Following an emergency meeting on COVID-19 measures, the Ottawa-Carleton District School Board voted late Tuesday night to prepare a memo that will be disclosed to the public at a later date. The board will also schedule another meeting in the near future to discuss the upcoming school year. 


The Ottawa-Carleton District School Board is hosting an emergency meeting to discuss pandemic protocols for the upcoming school year, which will include motions to clamp down on mandatory vaccination and mask use.

Ask any student their hopes for the upcoming school year, and the answer will likely be the same as seven-year-old Olivia Gordon;

“That It’s going to be a normal year,” but the Grade 2 student is also aware of a harsh reality. “I don’t know if that’s going to be possible.

Olivia’s mother, Davina, says the last two years have been a rollercoaster, both as a parent and as a secondary school teacher.

“It’s been very challenging being at home but we made the best of it,” she says. “They're being true to themselves and getting their homework done. It’s inspiring to see how well the students have coped.”

But the classroom is where Gordon, like so many other educators and students, would prefer to be.

School begins in less than two weeks and at Tuesday’s emergency meeting, Ottawa’s largest school board will discuss and vote on increasing pandemic protocols that go above the provincial requirements.

OCDSB Trustee Lyra Evans will put forth five motions, three of which that would require mandatory vaccination, without a medical exemption, for all staff, anyone visiting school grounds and volunteers.

“We have a duty to all of the students in our care and we have a duty to our elderly and immunocompromised staff members to ensure everybody is safe at school,” says Evans. “If people can’t or won’t get vaccinated then there is a virtual learning and working opportunity available … It’s really the least we can do as members of society to make sure that we’re protecting others.”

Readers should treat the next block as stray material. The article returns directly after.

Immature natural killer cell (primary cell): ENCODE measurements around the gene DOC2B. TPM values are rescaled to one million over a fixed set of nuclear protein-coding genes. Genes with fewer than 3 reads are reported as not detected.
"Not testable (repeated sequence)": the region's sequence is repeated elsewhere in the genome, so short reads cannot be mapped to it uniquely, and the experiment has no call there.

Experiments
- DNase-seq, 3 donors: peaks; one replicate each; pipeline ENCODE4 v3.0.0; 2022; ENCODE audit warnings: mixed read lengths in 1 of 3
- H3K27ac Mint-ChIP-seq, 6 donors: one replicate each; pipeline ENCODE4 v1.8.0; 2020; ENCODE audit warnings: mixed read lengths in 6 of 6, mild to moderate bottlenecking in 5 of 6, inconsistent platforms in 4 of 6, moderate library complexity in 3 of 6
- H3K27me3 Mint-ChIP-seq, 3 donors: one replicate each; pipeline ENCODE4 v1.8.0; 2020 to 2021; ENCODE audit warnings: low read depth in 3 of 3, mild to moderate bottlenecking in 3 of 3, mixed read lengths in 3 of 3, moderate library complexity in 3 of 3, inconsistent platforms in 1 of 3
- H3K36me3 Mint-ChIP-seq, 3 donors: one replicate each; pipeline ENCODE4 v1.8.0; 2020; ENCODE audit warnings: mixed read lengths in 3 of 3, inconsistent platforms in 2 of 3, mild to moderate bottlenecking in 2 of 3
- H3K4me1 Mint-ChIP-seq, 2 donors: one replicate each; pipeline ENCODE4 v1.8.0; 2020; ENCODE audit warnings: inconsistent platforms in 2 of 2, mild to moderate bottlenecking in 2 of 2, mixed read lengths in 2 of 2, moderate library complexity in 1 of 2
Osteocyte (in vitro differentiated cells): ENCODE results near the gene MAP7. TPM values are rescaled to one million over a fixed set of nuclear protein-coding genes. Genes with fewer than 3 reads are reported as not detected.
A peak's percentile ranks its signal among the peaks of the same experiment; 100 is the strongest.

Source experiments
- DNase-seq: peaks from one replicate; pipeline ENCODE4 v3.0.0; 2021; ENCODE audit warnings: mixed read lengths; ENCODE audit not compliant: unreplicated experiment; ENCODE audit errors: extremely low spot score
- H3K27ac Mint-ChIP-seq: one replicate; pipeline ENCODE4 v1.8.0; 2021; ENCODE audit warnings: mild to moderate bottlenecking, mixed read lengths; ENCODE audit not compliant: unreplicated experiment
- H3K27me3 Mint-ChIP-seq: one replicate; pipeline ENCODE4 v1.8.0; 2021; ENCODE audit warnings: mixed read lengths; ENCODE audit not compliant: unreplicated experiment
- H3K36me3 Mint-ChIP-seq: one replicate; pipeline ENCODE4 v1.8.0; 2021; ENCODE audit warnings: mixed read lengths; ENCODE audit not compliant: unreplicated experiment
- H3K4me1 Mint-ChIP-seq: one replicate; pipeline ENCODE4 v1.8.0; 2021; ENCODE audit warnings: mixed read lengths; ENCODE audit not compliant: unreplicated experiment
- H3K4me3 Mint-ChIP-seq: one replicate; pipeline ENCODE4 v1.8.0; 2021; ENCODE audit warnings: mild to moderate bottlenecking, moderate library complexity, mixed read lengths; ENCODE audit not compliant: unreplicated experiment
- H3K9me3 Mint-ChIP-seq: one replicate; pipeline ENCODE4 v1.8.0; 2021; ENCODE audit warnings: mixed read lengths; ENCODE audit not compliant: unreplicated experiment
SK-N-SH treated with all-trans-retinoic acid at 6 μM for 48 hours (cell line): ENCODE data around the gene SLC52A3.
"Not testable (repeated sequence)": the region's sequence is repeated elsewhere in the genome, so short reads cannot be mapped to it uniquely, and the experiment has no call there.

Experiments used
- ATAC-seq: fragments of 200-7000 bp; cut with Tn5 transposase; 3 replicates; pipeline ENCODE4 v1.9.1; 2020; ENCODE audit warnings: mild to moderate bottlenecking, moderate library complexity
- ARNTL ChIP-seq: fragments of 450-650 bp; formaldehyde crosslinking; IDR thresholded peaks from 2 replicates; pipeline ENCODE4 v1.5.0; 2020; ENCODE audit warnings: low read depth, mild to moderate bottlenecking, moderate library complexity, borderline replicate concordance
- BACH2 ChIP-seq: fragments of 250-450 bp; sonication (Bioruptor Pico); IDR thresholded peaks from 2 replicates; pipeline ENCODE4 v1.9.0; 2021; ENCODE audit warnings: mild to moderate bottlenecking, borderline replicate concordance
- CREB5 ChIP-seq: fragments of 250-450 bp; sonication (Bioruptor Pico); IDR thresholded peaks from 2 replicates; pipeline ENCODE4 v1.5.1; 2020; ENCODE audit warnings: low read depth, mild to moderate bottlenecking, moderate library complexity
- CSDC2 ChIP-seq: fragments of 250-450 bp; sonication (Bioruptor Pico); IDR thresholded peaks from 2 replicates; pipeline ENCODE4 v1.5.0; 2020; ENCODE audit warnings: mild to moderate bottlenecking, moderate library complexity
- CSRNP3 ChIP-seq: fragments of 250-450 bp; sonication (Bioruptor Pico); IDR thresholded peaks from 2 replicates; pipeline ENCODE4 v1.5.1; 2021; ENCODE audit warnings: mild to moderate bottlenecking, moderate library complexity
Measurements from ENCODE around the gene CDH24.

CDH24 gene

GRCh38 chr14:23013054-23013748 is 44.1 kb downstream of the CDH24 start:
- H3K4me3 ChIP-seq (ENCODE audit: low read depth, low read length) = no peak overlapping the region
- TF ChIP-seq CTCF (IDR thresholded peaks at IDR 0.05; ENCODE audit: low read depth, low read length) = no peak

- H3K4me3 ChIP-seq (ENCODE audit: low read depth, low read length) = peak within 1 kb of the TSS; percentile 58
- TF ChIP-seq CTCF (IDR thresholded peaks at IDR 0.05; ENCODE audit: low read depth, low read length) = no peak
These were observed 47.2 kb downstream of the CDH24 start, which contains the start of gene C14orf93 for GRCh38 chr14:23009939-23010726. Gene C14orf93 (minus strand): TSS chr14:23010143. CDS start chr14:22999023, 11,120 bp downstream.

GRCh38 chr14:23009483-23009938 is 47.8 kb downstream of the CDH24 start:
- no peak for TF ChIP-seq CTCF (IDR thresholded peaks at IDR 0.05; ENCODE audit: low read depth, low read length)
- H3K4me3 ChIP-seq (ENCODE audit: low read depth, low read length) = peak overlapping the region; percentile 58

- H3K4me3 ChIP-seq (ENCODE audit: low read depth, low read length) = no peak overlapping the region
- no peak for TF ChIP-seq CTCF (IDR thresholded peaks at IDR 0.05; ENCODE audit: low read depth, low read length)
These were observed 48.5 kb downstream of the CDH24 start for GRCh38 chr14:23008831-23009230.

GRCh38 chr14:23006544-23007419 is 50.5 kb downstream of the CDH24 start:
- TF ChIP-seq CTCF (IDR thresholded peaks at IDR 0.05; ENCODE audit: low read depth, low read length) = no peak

Gordon is not opposed to the motion and says a vaccine is the best defence against COVID-19.

“Put it this way it’s pretty much mandatory for students to have all of their vaccinations before they go to school unless they have some documented reason for not having it,” says Gordon. “So why would a covid vaccination be any different.”

Gordon adds that as far as she knows, all educators at the school where she worked have been double-dosed.

The fourth motion would introduce mandatory mask use for children attending kindergarten. Under Ontario’s regulations, students in grade one and above must wear a mask.

“I think that kindergarteners will be able to mask for the time they are required,” say Evans. “Toddlers and preschoolers and young children are very adaptable and we’ve had a year of time to learn how to adapt to these masks and they’re required in public spaces.”

Evans’s final motion will be to work with public health to add an education component for youth about the risks and benefits of the covid-19 vaccine, to aid in their own personal choice about vaccination.

There will also be an update about ventilation upgrades and the progress at school.

All motions must be voted upon, then ratified.